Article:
7
$\begingroup$

I need to make a general implementation of Shor's algorithm that factors, at least, N = 15. I have been able to perform an implementation that works in simulators, with ProjectQ, but when running it on a real quantum computer.

I have decided to try it using Qiskit. Currently, I'm trying to find the first implementations in Qiskit, to see if it's possible to do what I want because I already doubt it.

I have tried, among others, whit these implementations. Also with IBM's own implementation. But either they use too many qubits 4n+2, which for N = 15 would be 18 qubits, and the public quantum computer with more qubits has only 14, or they use several measurements in the same qubit, which is not supported by IBM quantum computers. Now, I just want to know if it is possible to do what I want with current computers and how. I have read many papers, but their conclusions and methods are not supported by the current publicly available quantum computers, or the maximum N that they can factor is less than 15.

Thank you in advance. Greetings.

$\endgroup$
  • 1
    $\begingroup$ You can't factor numbers <15 with Shor's algorithm. $\endgroup$ – Norbert Schuch Sep 29 '19 at 14:12
  • $\begingroup$ I think you can, but 15 is the first non-trivial N. Likewise, I look for factorizer N = 15, but with an implementation that, if there is a quantum computer powerful enough and with enough qubits, you could factor any N. $\endgroup$ – WaSon Sep 29 '19 at 17:55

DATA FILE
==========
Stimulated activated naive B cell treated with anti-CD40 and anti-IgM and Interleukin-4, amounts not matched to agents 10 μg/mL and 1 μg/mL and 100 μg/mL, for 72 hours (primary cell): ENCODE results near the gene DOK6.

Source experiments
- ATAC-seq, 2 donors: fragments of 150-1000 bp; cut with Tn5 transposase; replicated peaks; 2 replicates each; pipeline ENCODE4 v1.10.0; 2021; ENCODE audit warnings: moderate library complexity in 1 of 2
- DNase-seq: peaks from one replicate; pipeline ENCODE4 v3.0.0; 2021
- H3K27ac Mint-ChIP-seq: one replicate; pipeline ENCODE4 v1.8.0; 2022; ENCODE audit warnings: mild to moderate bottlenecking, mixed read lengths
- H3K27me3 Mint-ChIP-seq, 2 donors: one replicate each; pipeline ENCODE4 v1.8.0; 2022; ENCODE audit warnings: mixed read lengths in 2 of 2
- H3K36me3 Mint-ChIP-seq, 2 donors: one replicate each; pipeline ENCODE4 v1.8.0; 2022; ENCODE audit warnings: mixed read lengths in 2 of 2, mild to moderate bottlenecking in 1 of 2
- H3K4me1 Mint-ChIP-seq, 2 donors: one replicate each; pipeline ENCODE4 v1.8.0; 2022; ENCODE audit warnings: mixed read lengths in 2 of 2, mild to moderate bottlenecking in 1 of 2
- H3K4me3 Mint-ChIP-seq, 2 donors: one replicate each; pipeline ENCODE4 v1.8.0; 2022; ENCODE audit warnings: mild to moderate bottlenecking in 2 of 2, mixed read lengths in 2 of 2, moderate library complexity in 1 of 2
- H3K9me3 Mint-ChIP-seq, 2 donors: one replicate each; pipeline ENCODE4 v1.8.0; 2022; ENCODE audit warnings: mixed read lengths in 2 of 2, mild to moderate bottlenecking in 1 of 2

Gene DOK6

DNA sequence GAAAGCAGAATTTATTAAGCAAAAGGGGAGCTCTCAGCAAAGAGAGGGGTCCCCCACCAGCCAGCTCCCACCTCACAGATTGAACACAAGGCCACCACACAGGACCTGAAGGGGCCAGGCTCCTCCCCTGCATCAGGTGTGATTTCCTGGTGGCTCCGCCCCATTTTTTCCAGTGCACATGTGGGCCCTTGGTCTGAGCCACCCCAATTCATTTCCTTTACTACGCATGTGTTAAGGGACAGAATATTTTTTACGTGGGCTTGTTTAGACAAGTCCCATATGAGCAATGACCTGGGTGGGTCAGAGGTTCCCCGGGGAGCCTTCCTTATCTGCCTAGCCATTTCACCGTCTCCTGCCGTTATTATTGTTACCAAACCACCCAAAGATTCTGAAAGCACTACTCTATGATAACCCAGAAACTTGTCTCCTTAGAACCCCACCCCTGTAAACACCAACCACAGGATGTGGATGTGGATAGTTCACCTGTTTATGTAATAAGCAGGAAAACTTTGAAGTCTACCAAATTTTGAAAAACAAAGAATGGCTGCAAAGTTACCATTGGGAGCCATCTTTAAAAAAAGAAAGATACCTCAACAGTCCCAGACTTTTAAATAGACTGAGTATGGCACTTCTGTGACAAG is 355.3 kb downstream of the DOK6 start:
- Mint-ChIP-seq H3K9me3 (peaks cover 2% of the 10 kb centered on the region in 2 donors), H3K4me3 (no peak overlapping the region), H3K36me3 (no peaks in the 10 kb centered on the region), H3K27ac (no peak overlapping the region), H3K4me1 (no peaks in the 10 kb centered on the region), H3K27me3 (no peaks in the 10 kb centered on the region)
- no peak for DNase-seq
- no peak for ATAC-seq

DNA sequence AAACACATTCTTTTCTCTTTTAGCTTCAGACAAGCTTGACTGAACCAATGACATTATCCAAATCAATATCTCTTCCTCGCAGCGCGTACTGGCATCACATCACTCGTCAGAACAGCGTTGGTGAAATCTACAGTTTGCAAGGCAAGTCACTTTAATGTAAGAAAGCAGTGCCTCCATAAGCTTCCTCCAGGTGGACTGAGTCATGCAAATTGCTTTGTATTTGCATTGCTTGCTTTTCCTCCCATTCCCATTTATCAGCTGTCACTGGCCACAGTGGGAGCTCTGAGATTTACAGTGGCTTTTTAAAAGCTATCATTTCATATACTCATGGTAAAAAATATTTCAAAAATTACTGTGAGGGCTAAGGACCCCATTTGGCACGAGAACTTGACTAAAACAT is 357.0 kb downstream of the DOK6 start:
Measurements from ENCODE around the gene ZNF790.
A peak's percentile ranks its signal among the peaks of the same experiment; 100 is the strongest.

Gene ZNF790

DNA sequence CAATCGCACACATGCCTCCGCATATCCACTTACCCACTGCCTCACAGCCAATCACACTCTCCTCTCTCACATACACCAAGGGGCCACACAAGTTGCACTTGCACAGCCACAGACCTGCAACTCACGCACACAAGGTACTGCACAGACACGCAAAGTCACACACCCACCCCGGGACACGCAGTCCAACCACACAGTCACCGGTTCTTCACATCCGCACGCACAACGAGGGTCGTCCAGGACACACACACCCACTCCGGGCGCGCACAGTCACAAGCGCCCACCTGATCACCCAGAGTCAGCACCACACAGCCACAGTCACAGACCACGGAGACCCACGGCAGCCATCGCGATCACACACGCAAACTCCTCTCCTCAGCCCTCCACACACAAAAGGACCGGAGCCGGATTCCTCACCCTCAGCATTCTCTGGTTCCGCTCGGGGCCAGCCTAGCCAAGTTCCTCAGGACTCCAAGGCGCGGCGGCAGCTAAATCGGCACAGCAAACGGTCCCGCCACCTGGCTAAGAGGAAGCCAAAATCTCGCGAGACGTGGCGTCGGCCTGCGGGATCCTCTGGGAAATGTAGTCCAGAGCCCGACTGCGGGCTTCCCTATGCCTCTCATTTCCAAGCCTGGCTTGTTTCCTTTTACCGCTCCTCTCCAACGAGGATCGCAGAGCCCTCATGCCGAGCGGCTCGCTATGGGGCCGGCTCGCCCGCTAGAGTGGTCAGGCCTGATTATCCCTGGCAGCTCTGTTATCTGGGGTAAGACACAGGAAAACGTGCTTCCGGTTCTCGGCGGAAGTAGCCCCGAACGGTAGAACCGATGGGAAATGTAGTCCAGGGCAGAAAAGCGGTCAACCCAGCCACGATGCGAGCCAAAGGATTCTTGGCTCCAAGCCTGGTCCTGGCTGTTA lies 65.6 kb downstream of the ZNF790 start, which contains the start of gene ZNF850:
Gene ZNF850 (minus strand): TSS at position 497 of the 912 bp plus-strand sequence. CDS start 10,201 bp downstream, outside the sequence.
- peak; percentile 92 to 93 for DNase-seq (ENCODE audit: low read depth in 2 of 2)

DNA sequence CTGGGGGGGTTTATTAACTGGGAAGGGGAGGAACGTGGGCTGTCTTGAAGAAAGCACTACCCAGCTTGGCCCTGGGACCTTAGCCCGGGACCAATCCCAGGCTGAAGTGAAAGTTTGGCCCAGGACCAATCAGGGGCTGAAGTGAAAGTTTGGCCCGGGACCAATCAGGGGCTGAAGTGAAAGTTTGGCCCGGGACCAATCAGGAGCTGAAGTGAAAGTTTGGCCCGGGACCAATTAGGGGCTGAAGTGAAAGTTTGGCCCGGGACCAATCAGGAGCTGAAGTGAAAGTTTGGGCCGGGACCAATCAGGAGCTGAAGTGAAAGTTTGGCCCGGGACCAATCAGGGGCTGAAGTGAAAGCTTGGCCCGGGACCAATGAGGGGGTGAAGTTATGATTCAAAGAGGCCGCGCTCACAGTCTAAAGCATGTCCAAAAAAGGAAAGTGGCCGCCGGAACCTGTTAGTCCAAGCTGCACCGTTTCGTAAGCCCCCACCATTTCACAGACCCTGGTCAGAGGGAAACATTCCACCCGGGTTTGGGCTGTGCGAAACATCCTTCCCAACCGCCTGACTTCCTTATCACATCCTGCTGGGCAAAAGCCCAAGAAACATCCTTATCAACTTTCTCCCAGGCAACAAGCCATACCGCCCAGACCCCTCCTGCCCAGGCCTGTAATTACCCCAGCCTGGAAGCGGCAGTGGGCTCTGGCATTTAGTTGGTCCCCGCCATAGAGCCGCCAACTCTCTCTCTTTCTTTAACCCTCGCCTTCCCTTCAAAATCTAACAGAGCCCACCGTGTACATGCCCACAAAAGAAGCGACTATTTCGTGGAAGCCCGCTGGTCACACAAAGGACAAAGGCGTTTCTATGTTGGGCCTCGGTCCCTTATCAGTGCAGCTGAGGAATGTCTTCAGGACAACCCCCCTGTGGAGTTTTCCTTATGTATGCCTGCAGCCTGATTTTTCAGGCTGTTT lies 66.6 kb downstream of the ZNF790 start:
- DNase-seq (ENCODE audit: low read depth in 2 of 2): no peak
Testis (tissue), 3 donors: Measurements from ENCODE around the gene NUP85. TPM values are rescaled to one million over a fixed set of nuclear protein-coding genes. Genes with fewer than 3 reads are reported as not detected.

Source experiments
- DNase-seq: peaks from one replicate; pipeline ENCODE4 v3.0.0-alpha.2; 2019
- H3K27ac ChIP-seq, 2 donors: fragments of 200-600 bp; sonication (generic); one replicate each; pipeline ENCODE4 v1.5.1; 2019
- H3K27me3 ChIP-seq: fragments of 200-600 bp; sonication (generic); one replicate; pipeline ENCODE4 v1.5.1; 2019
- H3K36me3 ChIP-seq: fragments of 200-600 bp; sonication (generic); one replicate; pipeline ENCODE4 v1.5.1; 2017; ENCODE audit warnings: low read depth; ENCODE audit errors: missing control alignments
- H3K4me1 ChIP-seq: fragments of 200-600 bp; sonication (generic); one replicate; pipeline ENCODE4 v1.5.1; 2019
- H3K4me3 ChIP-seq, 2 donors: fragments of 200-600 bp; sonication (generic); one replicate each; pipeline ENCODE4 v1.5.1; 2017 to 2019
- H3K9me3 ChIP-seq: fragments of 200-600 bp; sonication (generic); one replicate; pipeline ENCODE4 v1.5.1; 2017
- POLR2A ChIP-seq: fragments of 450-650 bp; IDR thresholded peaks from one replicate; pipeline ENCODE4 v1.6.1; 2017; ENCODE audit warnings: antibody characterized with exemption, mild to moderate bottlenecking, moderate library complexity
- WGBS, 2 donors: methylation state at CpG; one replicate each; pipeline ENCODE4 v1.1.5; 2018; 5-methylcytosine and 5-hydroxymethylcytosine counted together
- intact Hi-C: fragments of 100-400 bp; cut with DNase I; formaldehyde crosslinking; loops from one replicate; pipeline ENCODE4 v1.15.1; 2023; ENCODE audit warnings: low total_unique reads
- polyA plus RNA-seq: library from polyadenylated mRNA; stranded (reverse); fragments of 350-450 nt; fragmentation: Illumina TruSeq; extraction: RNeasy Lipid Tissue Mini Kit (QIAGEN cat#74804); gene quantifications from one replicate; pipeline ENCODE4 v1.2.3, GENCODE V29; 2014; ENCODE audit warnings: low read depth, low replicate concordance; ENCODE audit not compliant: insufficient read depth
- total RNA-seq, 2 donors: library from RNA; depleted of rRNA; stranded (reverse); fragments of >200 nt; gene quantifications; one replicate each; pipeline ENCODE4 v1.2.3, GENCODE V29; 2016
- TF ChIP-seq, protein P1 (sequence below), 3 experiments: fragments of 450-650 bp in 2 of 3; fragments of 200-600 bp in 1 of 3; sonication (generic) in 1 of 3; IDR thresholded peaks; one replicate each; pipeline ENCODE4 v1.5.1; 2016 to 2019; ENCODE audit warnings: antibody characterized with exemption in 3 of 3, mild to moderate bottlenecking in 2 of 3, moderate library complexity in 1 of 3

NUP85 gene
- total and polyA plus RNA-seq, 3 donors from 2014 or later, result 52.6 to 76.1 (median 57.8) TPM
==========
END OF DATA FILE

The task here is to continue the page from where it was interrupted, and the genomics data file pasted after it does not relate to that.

• 1
    $\begingroup$ Shor's algorithm only applies to (i) odd numbers which (ii) are not prime powers. 15 is the first such number. $\endgroup$ – Norbert Schuch Sep 29 '19 at 18:16
  • $\begingroup$ Okay, you're right, I changed the title. Do you have an implementation to propose? $\endgroup$ – WaSon Sep 29 '19 at 19:44
  • $\begingroup$ I had exactly the same challenge. After researching for months, I built a general implementation in QISKIT, that runs on the simulator, with 14 qubits. But when I started this on real hardware, I got error messages. But one of the reasons for failing might be the execution time that the akgorithm needs. Not only the number of qubits, also the processing time is a criteria if an algorithm can be executed on real hardware. Finally, I gave up and could only run it on the simulator. But I could share the geberal qiskit algorithm, if you're still searching for that. $\endgroup$ – mbuchberger1967 May 2 at 23:35
3
$\begingroup$

Yes it is possible! However you need to make some small changes to the circuit. In the paper An Experimental Study of Shor's Factoring Algorithm on IBM Q

They have factored 12,21 and 35 using something called the Kitaev approach. In Shor's algorithm, you perform the QFT in such a manner that the entire answer is given to you at once. However if you instead have a circuit where bit of the answer is given out one at a time, you can drastically reduce the number of required qubits. For example in this paper the number 15 is factored using only 5 qubits. Actually all experimental implementations of Shor's algorithm have been using the Kitaev approach, as otherwise far too many qubits are needed.

| improve this answer | |
$\endgroup$

Your Answer

By clicking “Post Your Answer”, you agree to our terms of service, privacy policy and cookie policy

Not the answer you're looking for? Browse other questions tagged or ask your own question.